Home buying costs have shot up to a 23-year high across the US. The average cost of borrowing is the highest since 2000 at 7.31% – climbing from 7.1% in the space of a week, according to mortgage giant Freddie Mac.
The increase is mainly attributed to federal efforts to tackle inflation, and Freddie Mac said the rise is accompanied by exploding house prices. Meanwhile, the Federal Reserve said it intends to keep interest rates high at least until next year.
The average price of a home in the United States was $230,000 in 2020, but by 2023, this had shot up to $330,000, and the reasons are varied. Supply and demand divergences are the primary cause, with the country experiencing a slow supply alongside a rise in demand, as well as an increase in investor purchases that elevate competition for the limited number of properties available.
In 2010, 10% of US homes were owned by investors, but by May this year, this had risen to 20%. A further contribution is the reluctance of older homeowners to sell, with record-low numbers opting to move into senior living facilities. Furthermore, owners are less likely to sell due to the cost of purchasing, adding to a circle of low availability and high purchase prices.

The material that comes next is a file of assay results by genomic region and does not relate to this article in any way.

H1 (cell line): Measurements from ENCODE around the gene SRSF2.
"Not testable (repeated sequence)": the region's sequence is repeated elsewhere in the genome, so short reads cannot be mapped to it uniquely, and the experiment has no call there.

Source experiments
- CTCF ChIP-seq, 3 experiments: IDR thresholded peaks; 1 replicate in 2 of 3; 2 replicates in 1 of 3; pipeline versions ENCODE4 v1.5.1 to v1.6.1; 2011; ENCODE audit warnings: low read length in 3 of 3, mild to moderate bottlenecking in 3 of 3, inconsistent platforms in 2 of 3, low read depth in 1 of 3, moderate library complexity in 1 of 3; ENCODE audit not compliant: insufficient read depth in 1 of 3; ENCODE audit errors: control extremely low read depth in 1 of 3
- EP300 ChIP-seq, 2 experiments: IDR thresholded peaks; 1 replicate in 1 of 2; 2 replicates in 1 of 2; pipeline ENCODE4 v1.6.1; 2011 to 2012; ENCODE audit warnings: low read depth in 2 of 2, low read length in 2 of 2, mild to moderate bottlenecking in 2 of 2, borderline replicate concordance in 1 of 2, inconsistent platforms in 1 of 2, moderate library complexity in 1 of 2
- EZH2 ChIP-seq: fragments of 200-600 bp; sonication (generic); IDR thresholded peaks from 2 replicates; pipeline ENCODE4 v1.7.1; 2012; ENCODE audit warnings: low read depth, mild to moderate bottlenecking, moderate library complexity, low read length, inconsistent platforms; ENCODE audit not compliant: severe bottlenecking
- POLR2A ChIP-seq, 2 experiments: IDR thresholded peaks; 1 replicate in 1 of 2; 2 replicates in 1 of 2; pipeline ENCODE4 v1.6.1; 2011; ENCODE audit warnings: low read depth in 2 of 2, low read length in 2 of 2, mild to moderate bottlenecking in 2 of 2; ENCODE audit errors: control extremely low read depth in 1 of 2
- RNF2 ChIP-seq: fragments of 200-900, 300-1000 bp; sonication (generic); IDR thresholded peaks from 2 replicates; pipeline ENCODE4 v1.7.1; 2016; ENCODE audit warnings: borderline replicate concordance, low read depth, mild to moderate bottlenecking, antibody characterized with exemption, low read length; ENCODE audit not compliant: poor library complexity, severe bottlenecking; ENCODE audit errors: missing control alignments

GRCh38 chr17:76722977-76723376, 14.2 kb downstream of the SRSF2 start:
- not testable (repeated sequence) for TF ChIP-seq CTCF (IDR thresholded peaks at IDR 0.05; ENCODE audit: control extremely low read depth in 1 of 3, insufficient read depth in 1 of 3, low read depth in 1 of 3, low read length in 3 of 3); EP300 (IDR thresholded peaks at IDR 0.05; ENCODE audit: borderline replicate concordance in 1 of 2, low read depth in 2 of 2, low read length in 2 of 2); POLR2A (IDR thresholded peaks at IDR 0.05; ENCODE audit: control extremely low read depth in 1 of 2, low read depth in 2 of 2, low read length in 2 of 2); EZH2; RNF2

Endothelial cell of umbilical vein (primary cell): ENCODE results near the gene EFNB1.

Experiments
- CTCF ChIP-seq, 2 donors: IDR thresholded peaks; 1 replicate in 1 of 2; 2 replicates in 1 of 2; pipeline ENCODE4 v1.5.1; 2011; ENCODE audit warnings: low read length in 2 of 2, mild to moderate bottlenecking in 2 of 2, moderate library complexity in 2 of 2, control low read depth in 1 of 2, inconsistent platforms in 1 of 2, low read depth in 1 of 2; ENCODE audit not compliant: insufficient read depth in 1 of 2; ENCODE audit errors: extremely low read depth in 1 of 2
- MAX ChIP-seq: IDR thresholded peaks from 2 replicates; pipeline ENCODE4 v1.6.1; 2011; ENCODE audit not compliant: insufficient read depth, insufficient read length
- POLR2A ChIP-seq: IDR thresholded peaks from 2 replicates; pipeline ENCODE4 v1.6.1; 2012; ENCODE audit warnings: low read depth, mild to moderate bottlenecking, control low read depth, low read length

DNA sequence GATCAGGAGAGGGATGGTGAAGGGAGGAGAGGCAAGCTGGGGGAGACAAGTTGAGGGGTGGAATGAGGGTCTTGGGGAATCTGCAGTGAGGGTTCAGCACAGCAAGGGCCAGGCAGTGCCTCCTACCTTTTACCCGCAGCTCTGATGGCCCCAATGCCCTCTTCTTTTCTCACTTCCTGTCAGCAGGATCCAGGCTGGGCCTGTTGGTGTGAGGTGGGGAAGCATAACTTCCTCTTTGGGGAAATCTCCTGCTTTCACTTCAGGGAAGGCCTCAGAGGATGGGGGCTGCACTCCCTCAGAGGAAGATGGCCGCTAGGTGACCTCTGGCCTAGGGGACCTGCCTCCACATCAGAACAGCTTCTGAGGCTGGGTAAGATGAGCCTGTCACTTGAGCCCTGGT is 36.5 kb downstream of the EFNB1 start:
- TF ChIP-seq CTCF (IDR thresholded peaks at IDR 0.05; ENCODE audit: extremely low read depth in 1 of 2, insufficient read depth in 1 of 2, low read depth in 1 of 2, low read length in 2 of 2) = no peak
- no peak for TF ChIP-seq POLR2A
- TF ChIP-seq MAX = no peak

The situation varies from place to place, but the trajectory remains upward overall. The cities with the highest price rises in recent months are Chicago, which saw a 4.4% rise over the summer, Cleveland, where prices are up 4% since June, and New York, where the cost has increased by 3.8%.
Some cities correspondingly have seen prices drop, including Las Vegas, where there has been a fall of 7.2% since last year, and Phoenix, which is down 6.6%. In the Midwest, prices rose on average 3.2% since 2022, and there was an increase of 2.3% in the Northeast for the same period.
Nationally, prices have risen 5.3% on average since January of this year.